Cellular resolution optical imaging in behaving animals is a foundational method in modern neuroscience. Two primary approaches are taken - either two-photon imaging in head-fixed animals[1], or single photon imaging in freely moving animals through the use of a head mounted miniature fluorescence microscope [2-5] (“miniscope"). For some important studies, the latter is the only option compatible with natural behavior. One example is undirected singing in songbirds - a learning-intensive form of song practice in the zebra finch species that has not been possible to record in head-fixed birds.

Existing commercially-available miniscopes have been adopted by many labs, and have enabled exciting new science [6-11], but these devices still lack a number of desirable features such as user-configurability, wireless interfacing, color sensors, and low cost. To address the limitations of commercially available solutions, we developed an open source miniscope (
Fig. 1) featuring a number of innovations including 3D printed housing for easy reconfiguration, wireless telemetry, and color CMOS sensors. In parallel we have developed software and hardware for controlling the device, as well as motorized commutators and flex cables for ultralight tethering in mice and small songbirds. This microscope has been extensively tested in songbirds in our laboratory, and has yielded high quality calcium signals with single neuron resolution in singing birds.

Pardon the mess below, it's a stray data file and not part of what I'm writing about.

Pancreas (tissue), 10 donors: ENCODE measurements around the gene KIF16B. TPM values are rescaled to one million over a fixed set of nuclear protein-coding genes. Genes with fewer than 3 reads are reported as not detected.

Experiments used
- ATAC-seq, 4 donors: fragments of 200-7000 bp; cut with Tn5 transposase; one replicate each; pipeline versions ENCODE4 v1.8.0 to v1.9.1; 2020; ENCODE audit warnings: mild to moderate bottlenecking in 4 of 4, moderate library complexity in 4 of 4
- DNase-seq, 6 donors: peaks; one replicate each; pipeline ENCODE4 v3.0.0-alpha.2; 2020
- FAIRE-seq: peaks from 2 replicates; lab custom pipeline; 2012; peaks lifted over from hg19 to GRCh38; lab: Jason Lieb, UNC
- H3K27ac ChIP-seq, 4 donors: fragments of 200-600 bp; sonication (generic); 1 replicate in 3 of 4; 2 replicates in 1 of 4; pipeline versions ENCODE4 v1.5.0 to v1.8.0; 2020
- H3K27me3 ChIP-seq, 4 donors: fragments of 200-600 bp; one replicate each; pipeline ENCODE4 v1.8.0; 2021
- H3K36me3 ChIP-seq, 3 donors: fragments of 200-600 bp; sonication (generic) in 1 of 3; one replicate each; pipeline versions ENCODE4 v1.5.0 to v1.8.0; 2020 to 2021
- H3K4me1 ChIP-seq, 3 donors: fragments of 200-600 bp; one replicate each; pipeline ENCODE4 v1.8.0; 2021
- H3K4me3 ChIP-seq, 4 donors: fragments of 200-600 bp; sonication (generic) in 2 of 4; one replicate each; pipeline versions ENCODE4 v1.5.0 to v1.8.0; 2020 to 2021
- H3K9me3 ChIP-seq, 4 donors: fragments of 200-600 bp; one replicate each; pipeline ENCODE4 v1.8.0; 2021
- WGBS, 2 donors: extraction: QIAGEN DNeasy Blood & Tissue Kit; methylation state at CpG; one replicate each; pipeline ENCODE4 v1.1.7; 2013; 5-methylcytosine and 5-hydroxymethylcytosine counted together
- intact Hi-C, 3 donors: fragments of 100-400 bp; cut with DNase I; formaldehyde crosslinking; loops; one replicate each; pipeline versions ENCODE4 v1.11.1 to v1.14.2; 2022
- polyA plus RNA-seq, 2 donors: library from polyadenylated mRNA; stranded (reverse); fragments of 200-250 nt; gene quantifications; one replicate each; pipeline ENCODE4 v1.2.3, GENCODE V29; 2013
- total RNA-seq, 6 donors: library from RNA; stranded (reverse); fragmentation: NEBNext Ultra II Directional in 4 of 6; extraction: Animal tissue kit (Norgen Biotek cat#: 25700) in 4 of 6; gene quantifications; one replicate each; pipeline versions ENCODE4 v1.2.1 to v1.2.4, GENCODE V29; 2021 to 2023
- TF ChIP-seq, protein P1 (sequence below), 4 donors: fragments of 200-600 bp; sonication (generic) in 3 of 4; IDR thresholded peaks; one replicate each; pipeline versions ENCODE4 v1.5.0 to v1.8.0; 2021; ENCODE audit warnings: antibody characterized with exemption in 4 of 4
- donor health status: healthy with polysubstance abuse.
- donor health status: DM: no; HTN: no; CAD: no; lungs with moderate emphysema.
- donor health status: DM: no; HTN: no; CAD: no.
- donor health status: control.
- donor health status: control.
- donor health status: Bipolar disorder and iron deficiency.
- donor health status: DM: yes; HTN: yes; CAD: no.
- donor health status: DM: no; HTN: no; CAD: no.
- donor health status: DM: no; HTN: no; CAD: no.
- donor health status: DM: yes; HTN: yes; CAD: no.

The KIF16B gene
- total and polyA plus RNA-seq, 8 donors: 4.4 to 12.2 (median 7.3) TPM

Link the the project page:

Pasted Graphic 1

Figure 1. A custom head-mounted fluorescence and stereotyped single neuron calcium traces in singing birds. A, Calcium traces from 22 ROIs over 50 song-aligned trials in a single bird. B, Schematic of a 3D printed miniature head-mounted fluorescent microscope. C, Photograph of the 3D printed microscope,

Pasted Graphic 2
Pasted Graphic 3